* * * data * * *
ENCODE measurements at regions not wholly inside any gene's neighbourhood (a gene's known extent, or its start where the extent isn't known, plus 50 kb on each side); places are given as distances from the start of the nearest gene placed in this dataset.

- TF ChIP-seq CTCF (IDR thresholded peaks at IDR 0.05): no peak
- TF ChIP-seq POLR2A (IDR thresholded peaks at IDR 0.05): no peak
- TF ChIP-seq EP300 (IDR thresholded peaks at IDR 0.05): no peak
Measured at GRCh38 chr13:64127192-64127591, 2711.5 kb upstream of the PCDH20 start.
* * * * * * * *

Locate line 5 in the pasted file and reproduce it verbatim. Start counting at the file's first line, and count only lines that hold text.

Measured at GRCh38 chr13:64127192-64127591, 2711.5 kb upstream of the PCDH20 start.